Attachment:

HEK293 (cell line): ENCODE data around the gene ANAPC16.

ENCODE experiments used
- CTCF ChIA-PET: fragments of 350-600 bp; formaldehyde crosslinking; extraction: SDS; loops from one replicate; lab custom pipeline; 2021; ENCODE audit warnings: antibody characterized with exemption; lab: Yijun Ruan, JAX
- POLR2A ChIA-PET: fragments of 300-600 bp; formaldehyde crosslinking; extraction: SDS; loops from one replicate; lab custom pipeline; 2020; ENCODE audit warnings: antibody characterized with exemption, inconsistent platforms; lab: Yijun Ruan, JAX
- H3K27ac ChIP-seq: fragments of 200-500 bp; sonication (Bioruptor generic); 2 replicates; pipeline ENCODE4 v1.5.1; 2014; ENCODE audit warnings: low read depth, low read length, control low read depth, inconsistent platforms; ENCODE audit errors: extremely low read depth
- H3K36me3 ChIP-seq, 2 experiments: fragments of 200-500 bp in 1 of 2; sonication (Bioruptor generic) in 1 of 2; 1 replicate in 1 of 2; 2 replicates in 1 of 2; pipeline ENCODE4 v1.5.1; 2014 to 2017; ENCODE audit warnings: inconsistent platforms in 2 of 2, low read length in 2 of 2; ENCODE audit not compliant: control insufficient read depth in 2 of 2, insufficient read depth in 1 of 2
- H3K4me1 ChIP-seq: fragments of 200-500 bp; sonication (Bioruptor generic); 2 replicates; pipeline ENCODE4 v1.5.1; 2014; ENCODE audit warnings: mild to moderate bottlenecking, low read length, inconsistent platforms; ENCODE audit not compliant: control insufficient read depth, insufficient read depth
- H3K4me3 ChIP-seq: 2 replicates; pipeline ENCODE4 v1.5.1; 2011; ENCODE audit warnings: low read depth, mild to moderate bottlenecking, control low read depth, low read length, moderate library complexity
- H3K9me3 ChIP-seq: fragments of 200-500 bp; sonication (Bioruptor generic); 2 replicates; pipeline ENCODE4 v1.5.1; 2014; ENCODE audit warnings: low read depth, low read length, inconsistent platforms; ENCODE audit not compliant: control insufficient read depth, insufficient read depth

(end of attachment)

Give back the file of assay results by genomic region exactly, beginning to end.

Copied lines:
HEK293 (cell line): ENCODE data around the gene ANAPC16.

ENCODE experiments used
- CTCF ChIA-PET: fragments of 350-600 bp; formaldehyde crosslinking; extraction: SDS; loops from one replicate; lab custom pipeline; 2021; ENCODE audit warnings: antibody characterized with exemption; lab: Yijun Ruan, JAX
- POLR2A ChIA-PET: fragments of 300-600 bp; formaldehyde crosslinking; extraction: SDS; loops from one replicate; lab custom pipeline; 2020; ENCODE audit warnings: antibody characterized with exemption, inconsistent platforms; lab: Yijun Ruan, JAX
- H3K27ac ChIP-seq: fragments of 200-500 bp; sonication (Bioruptor generic); 2 replicates; pipeline ENCODE4 v1.5.1; 2014; ENCODE audit warnings: low read depth, low read length, control low read depth, inconsistent platforms; ENCODE audit errors: extremely low read depth
- H3K36me3 ChIP-seq, 2 experiments: fragments of 200-500 bp in 1 of 2; sonication (Bioruptor generic) in 1 of 2; 1 replicate in 1 of 2; 2 replicates in 1 of 2; pipeline ENCODE4 v1.5.1; 2014 to 2017; ENCODE audit warnings: inconsistent platforms in 2 of 2, low read length in 2 of 2; ENCODE audit not compliant: control insufficient read depth in 2 of 2, insufficient read depth in 1 of 2
- H3K4me1 ChIP-seq: fragments of 200-500 bp; sonication (Bioruptor generic); 2 replicates; pipeline ENCODE4 v1.5.1; 2014; ENCODE audit warnings: mild to moderate bottlenecking, low read length, inconsistent platforms; ENCODE audit not compliant: control insufficient read depth, insufficient read depth
- H3K4me3 ChIP-seq: 2 replicates; pipeline ENCODE4 v1.5.1; 2011; ENCODE audit warnings: low read depth, mild to moderate bottlenecking, control low read depth, low read length, moderate library complexity
- H3K9me3 ChIP-seq: fragments of 200-500 bp; sonication (Bioruptor generic); 2 replicates; pipeline ENCODE4 v1.5.1; 2014; ENCODE audit warnings: low read depth, low read length, inconsistent platforms; ENCODE audit not compliant: control insufficient read depth, insufficient read depth